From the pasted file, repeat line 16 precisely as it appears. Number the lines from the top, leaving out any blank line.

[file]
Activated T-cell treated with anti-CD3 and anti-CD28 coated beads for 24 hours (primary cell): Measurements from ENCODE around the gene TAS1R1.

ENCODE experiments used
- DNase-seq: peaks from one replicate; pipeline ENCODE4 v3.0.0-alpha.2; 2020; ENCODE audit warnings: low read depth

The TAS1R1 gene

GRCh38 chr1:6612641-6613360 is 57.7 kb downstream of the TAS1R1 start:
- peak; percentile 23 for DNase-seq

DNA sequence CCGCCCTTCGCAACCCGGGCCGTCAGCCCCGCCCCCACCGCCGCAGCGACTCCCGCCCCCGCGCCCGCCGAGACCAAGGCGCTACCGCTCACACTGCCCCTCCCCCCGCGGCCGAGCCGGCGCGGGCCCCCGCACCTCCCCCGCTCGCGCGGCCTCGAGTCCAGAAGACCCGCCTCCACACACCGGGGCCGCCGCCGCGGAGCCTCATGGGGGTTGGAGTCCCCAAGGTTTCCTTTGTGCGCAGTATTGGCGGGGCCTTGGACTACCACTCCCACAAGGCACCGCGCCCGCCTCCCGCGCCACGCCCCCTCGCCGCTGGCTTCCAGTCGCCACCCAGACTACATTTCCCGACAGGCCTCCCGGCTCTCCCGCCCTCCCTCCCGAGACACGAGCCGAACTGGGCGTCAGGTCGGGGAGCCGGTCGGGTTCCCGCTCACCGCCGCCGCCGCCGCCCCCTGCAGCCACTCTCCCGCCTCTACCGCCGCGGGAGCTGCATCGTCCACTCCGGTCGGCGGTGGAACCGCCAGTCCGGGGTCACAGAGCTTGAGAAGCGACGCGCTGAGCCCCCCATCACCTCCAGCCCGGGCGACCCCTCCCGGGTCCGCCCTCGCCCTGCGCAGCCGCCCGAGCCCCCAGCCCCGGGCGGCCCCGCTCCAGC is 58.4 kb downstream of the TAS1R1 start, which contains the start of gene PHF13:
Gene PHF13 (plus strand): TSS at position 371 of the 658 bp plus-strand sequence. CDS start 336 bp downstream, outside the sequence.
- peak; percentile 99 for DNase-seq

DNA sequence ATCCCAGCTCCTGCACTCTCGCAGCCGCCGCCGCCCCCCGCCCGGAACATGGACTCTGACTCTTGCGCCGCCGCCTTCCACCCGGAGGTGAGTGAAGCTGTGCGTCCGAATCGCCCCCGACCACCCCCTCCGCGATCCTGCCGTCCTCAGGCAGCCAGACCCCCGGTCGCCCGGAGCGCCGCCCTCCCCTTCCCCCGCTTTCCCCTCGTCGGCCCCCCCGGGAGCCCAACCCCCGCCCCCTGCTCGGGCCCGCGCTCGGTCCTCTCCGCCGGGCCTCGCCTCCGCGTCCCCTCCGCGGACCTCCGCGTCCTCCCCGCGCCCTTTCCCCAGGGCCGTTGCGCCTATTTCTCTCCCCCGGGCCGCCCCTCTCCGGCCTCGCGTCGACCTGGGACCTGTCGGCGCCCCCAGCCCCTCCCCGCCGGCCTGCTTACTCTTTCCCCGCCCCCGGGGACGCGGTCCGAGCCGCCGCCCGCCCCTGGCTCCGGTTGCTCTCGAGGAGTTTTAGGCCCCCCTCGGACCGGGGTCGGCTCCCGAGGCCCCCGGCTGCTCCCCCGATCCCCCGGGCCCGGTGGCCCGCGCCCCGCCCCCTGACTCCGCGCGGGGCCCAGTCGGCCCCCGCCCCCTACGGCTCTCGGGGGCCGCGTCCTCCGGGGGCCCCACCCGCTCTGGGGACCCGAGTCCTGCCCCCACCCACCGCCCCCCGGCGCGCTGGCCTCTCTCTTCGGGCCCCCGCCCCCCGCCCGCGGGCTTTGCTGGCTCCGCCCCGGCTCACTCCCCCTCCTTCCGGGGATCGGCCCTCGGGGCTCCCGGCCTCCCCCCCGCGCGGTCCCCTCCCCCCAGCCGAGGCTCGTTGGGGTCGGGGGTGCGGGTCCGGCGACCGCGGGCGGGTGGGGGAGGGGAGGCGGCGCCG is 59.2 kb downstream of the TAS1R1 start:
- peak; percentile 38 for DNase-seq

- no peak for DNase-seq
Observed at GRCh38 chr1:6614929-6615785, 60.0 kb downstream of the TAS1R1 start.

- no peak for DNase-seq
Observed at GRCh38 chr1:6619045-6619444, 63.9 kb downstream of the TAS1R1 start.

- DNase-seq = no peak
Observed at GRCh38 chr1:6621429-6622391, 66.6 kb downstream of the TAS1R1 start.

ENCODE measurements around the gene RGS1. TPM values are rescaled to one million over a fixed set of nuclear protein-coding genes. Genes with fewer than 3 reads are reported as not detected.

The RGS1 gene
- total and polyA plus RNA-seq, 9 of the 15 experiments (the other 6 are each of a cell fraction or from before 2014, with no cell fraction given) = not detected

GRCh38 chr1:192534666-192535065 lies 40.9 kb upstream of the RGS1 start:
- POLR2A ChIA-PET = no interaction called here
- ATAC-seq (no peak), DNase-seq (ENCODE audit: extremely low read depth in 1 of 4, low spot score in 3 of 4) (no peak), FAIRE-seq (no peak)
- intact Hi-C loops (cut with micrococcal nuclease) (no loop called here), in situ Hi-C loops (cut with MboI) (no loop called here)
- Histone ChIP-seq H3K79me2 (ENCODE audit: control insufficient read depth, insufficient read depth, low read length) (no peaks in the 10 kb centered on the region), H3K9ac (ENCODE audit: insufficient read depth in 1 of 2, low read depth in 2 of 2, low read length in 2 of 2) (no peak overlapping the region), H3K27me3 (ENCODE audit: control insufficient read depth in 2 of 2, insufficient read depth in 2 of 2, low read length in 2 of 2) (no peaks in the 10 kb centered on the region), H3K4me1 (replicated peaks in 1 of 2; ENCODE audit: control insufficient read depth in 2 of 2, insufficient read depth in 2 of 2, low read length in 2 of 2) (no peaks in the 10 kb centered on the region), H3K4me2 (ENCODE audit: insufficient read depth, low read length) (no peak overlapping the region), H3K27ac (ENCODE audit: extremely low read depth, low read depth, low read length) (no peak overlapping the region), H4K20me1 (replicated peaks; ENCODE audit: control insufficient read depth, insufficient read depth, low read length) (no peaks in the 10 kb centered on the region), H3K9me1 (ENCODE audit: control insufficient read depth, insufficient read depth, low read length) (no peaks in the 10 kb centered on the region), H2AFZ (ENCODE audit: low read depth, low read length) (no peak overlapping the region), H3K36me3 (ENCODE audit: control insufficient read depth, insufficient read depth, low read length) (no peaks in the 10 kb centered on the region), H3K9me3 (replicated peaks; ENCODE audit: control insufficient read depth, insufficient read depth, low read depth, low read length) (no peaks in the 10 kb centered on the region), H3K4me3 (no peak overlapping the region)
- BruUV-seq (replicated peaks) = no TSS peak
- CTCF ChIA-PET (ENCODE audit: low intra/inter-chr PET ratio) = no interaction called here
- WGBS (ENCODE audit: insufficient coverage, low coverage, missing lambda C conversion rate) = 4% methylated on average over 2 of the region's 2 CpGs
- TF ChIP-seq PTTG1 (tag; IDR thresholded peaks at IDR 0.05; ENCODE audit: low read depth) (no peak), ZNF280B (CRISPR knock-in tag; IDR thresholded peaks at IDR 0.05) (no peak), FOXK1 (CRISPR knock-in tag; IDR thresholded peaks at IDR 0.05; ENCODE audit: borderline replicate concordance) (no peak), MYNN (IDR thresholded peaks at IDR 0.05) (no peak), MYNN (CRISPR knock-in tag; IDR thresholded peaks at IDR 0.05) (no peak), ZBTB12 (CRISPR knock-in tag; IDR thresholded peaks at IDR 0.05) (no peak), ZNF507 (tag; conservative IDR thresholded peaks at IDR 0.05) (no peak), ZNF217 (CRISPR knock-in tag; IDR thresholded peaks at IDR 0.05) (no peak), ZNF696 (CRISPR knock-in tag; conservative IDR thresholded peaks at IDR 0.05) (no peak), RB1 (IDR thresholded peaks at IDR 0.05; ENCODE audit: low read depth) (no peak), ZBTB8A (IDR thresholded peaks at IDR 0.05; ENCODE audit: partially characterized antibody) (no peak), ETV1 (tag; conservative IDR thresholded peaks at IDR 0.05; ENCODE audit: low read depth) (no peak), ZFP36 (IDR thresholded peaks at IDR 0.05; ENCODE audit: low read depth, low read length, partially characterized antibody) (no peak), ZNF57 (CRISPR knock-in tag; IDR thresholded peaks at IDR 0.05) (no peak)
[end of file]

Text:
- DNase-seq = no peak